Free food store celebrates six years of service
Some people wouldn’t think twice about throwing their leftovers in the bin.
Others, like Rebecca Culver, would instead give their excess food to the homeless.
Culver has been breaking bread and sharing food with needy people even before she founded her food charity, Just Zilch, which turned 6 this month.
Before Zilch’s inception, Culver had worked in a supermarket and was horrified to see all the leftover food being disposed of.
‘‘I thought, why is all this food going to waste when we have these people in need.’’
When volunteering for an organisation that gave away its leftover bread, the idea of a free food store was born.
People can access food at Just Zilch and not be questioned or judged.
Over the years Culver has seen the number of people using the service more than double, as retirees, grandparents, students, beneficiaries, workers, parents, families and people with health and mental health issues, visit each day in need of free grocery items.
This year on average about 190 people visit Just Zilch for food each day.
Last week there was an average of 239 people, Culver said.
Although numbers fluctuated, there was a clear need for food and basic grocery items from people who were struggling.
A survey by Massey University students found the largest group to use the service were Pakeha males, aged 30-54 years.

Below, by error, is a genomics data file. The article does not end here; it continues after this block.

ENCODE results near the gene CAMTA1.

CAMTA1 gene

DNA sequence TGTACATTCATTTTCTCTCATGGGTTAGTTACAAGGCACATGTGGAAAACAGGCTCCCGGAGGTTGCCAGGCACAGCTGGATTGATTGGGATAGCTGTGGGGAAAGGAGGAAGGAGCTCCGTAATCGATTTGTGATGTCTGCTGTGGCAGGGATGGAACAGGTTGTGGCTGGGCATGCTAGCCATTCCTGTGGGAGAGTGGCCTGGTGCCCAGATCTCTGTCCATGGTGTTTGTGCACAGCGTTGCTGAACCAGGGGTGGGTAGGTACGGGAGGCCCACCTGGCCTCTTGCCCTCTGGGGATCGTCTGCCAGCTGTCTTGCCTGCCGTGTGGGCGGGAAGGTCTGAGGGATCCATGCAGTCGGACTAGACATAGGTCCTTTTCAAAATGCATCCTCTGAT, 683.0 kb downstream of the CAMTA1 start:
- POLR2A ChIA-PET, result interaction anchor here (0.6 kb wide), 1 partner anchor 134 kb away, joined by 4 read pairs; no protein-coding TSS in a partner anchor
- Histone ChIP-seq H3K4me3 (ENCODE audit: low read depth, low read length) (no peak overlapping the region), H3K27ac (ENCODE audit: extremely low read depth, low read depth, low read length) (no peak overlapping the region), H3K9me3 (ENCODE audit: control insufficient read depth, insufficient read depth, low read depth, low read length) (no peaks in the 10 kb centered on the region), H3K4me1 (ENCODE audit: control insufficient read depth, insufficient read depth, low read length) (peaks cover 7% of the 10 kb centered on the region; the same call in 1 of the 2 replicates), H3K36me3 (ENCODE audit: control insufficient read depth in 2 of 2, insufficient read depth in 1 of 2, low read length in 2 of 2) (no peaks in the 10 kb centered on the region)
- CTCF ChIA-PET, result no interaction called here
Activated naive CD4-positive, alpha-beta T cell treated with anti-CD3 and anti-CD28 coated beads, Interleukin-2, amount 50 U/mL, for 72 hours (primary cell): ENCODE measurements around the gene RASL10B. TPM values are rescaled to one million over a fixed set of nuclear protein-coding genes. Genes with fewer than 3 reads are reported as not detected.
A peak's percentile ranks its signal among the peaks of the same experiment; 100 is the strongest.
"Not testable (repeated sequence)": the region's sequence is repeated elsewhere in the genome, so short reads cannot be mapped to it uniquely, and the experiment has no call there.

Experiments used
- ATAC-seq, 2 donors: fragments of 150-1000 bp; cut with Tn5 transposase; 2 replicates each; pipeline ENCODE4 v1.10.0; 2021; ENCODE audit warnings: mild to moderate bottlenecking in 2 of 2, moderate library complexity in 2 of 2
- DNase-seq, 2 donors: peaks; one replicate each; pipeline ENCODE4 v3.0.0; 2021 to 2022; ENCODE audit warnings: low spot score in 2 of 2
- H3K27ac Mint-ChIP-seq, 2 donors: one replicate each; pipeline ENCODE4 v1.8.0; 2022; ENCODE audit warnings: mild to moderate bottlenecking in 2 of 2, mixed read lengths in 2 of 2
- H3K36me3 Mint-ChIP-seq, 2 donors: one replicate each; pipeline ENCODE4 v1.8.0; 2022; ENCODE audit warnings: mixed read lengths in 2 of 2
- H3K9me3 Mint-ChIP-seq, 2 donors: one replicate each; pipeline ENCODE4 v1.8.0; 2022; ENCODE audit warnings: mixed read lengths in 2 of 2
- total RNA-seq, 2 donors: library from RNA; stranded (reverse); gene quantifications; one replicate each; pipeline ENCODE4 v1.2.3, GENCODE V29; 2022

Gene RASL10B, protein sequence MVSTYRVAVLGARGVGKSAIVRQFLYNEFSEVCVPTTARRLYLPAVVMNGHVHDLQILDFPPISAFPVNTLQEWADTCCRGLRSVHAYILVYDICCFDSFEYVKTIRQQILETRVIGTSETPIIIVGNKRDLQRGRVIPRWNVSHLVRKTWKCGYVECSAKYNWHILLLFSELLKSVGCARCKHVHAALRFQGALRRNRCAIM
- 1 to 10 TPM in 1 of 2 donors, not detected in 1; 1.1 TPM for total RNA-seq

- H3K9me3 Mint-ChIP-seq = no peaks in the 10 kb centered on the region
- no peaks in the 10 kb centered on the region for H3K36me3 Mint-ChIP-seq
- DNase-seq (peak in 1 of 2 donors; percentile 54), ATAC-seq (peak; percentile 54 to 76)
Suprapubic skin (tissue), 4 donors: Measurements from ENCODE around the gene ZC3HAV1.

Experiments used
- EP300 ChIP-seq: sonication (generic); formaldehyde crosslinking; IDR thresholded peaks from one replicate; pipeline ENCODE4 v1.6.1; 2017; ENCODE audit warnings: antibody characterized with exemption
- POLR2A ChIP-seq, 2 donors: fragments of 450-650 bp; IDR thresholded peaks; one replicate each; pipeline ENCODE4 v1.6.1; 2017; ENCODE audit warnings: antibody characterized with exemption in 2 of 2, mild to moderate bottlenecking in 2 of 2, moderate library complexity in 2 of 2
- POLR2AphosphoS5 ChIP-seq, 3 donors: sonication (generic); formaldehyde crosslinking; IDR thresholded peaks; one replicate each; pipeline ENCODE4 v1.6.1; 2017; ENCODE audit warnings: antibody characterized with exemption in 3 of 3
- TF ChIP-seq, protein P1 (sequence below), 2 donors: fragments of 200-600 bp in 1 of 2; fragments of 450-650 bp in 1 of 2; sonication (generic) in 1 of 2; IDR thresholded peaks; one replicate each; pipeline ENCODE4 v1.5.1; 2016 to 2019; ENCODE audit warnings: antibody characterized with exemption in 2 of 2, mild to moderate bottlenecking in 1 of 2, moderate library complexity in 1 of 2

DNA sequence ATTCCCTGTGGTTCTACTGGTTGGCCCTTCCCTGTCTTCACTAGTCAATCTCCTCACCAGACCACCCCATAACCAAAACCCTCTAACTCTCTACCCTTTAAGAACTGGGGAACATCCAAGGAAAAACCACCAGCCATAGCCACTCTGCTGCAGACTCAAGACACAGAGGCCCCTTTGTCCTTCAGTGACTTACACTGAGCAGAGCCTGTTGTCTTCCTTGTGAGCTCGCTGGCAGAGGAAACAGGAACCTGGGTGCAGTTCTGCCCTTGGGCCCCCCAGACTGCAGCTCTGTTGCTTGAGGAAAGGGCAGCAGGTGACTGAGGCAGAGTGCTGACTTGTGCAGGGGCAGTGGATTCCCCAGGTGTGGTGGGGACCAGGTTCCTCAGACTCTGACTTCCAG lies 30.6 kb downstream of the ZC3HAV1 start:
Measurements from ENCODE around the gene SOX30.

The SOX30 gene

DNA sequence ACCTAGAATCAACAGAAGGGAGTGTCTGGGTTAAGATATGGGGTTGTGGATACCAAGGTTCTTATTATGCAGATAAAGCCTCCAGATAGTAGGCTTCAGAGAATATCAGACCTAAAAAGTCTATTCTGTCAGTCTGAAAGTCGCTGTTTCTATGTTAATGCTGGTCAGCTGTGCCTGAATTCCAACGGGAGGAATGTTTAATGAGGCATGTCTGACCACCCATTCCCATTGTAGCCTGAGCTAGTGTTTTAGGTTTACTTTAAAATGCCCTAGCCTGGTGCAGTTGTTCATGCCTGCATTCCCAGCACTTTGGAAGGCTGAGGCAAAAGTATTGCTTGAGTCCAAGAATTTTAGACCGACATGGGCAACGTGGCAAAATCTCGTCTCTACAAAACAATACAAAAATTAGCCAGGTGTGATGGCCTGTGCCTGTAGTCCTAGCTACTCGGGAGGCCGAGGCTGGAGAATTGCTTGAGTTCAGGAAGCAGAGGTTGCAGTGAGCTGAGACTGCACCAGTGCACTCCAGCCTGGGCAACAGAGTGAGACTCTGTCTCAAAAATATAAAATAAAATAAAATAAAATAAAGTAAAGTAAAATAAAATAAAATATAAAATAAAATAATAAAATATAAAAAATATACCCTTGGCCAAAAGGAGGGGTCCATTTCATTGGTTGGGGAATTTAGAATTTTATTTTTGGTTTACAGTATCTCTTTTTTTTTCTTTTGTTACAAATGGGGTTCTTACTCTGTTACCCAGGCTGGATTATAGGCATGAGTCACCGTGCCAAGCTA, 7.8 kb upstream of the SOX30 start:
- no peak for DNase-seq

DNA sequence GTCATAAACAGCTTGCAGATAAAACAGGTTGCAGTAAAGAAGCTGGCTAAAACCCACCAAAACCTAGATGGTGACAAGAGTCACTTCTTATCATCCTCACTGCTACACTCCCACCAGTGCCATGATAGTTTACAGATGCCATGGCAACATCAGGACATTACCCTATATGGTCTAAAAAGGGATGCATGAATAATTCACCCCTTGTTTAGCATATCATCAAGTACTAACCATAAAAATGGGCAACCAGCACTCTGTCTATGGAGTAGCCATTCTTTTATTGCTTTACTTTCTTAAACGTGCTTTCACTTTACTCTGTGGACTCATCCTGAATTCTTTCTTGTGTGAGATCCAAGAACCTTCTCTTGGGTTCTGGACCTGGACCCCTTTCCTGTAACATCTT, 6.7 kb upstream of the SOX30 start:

About 47 percent of those surveyed lived in households with children.
Some of the reasons people visited Just Zilch included: money not stretching far enough; struggling with bills, pensioners finding it hard to pay bills and care for grandchildren; being behind in payments; and the benefit not being enough.
Her mission was to encourage the Palmerston North community to never let anyone go hungry.
Now Just Zilch had not only become a popular food store, but also a distribution hub for other charities, Culver was aiming to grow further.
‘‘We live in a very generous community, and Just Zilch is only possible because we have so many generous providers and volunteers. Together, we are focused on creating a society free from hunger by reducing food waste.’’
Marion Birch receiving a helping hand from Just Zilch volunteer Liam Clayton.